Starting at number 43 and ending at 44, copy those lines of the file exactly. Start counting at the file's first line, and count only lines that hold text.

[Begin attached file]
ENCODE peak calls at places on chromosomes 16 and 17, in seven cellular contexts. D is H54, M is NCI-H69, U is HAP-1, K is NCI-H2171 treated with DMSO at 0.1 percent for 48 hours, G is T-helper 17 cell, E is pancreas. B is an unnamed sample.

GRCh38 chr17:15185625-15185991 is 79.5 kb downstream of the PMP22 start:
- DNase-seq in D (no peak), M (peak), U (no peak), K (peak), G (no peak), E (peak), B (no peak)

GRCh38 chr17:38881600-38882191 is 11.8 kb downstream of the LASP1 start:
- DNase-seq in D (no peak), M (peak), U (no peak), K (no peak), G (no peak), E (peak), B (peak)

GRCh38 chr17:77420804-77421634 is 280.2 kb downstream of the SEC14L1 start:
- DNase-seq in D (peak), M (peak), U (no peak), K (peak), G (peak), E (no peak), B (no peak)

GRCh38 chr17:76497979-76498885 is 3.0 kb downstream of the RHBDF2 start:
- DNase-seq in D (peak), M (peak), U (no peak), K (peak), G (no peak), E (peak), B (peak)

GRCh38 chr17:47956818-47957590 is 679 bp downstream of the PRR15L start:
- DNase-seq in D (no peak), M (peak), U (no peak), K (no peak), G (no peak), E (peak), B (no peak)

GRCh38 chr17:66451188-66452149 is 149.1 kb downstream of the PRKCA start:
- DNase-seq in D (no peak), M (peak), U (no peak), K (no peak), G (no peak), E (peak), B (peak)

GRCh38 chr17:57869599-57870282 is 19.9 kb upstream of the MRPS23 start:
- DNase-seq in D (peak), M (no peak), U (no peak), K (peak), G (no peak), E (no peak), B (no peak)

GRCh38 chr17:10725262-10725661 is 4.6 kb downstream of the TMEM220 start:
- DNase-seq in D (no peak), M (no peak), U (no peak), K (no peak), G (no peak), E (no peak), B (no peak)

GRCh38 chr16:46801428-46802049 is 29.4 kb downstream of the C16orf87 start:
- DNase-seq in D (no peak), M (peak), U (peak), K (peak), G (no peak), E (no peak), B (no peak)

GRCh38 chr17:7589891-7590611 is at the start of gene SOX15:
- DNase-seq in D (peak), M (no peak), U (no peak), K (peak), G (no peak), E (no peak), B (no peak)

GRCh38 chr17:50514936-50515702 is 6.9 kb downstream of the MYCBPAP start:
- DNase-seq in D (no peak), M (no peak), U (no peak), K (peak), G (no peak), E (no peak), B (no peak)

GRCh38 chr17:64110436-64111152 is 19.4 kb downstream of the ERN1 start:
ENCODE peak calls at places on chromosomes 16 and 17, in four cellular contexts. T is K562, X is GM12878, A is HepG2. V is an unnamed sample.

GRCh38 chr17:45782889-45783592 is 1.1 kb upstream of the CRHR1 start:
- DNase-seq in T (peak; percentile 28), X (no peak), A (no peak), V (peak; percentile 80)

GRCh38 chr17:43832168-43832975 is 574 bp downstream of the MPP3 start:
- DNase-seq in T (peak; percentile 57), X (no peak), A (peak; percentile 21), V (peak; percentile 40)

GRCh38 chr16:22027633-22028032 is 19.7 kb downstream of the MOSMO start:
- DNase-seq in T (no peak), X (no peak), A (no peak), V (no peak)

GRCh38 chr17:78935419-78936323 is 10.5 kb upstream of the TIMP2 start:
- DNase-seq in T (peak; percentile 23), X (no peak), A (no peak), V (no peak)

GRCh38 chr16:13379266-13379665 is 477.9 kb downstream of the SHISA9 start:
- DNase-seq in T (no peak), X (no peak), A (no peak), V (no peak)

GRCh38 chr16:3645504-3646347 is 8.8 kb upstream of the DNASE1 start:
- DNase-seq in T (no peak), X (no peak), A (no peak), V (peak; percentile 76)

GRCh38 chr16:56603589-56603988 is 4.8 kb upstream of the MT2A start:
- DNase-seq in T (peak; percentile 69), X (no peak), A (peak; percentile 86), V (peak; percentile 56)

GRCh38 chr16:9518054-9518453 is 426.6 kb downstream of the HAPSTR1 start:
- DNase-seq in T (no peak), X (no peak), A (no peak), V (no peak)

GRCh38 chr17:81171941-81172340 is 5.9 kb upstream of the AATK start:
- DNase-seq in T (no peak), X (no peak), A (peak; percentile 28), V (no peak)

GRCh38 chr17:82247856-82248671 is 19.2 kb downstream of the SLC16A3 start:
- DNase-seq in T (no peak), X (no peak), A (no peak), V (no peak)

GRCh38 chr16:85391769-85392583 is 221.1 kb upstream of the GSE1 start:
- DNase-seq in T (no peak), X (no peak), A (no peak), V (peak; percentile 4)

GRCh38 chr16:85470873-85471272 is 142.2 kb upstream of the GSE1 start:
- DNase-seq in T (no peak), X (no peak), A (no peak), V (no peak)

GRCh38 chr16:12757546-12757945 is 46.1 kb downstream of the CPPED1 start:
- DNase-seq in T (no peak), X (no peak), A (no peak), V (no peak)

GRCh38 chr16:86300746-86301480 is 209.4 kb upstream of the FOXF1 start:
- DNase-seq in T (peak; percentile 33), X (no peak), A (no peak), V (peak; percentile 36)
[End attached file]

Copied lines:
- DNase-seq in T (no peak), X (no peak), A (peak; percentile 28), V (no peak)

GRCh38 chr17:82247856-82248671 is 19.2 kb downstream of the SLC16A3 start: